Thursday, 2 February 2012

Where are the dads?

In the Daily Telegraph today, Henry Wallop, in the section Television and radio writes that this is the year of the small-screen baby and that it's about time fathers got a look in.

This article appears to me to be part of the 'consensus' that believes fathers should be present at the birth of their child. While admittedly I have never fathered a child (well at least not to my knowledge) and that had I, I may well have a different opinion, I am well aware that the process is painful to women, that it is a tad 'bloody' - and I would not wish to be there (and if forced to be, I would most definitely be at the 'head end') as regardless of which end I was positioned I would more than likely 'hit the floor' in very short order.

Generalising, I believe it logical to assume that most women for reasons related to their genes have a desire to conceive, a wish they may not be able to logically explain - and knowing the pain element involved - still wish to undergo the process of childbirth. But why does that mean the husband has to be present? Why is it necessary that he should be 'forced by present thinking' to witness what amounts to the physical humiliation of the woman he loves? Why should she be forced to have her husband/partner witness that 'humiliation'? If a man is required to undergo circumcision in later life, is his wife/partner forced to witness the act? If a man has testicular cancer, is his wife duty bound to witness the operation? Should a husband be forced to watch his wife deal with her periodic problem? Every member of the human race has certain acts they have to perform - and childbirth is one of them. Should not each person be accorded the privacy of that act from their 'other half if they so wish'?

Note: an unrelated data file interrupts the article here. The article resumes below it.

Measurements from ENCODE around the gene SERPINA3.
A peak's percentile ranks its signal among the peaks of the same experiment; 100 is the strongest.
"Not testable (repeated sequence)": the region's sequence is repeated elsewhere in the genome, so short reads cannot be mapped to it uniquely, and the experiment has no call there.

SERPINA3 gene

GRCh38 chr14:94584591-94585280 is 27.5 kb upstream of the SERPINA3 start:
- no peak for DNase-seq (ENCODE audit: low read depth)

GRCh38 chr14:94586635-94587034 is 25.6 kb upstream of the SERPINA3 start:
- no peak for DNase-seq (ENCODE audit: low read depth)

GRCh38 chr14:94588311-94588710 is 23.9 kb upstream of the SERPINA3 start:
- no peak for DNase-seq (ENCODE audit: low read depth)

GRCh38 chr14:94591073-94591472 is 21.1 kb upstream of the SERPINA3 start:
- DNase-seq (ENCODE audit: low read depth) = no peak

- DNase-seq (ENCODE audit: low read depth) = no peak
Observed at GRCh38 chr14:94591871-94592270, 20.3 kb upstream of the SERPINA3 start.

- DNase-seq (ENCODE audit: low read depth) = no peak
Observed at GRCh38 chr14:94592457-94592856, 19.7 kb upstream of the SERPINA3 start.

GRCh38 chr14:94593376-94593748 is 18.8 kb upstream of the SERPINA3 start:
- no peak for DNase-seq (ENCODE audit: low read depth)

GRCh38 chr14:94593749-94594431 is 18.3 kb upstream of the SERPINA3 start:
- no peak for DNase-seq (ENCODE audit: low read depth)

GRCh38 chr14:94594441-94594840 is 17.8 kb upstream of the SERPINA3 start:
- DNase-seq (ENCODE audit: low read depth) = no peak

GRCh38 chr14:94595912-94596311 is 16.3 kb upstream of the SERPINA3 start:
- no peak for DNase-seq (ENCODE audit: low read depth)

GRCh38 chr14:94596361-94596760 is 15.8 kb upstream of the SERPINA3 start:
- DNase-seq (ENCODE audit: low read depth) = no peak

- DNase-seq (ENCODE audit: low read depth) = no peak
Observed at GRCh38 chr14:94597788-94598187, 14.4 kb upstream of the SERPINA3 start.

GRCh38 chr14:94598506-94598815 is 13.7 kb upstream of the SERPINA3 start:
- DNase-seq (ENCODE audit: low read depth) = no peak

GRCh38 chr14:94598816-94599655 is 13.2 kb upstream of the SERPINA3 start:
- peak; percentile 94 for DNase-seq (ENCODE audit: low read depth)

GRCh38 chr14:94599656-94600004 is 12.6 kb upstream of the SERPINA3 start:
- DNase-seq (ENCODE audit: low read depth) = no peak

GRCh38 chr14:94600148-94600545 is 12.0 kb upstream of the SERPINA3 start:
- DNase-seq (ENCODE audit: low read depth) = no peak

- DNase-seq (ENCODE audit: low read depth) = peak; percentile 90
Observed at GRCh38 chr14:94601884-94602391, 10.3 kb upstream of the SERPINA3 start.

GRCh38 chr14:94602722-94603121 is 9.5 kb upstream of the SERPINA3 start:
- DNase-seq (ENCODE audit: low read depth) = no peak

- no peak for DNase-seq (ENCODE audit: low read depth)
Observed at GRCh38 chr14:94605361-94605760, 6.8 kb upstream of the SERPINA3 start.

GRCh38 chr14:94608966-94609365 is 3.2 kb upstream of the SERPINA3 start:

It is appreciated that some readers may find my view/thoughts outdated/unacceptable/chauvanistic - to which I can only apologise, while saying that is me, that is how I feel - coupled with the fact that it is easy for me to hold such views as I am at an age where my chances of being part of the reproduction of another human being equate with my chances of winning the lottery.

Just who are these people who wish to have all men/women confirm to their way of thinking? Is childbirth not one of the last individual decisions that should be left to the two people concerned - the one who 'began' the process and the one who has to 'end' it?

When will 'those who know better' just butt out of people's lives and leave them to make their own decisions?

Just saying..........


Anne said...

Interesting! Fairly recent fashion for fathers to be present, and many cultures would not do it. My own Dad was in the house (my brothers and I were born at home) but only entered the room after the birth when everything was all cleaned up and beautifully presented. To him, childbirth was always nothing short of a miracle. Mum just had a midwife with her. She has never said that she would have wanted Dad to be in the room, and it wasn't the done thing then. I don't think Dad regretted not being there at the actual birth either. Certainly he could not have been a better father, there or not.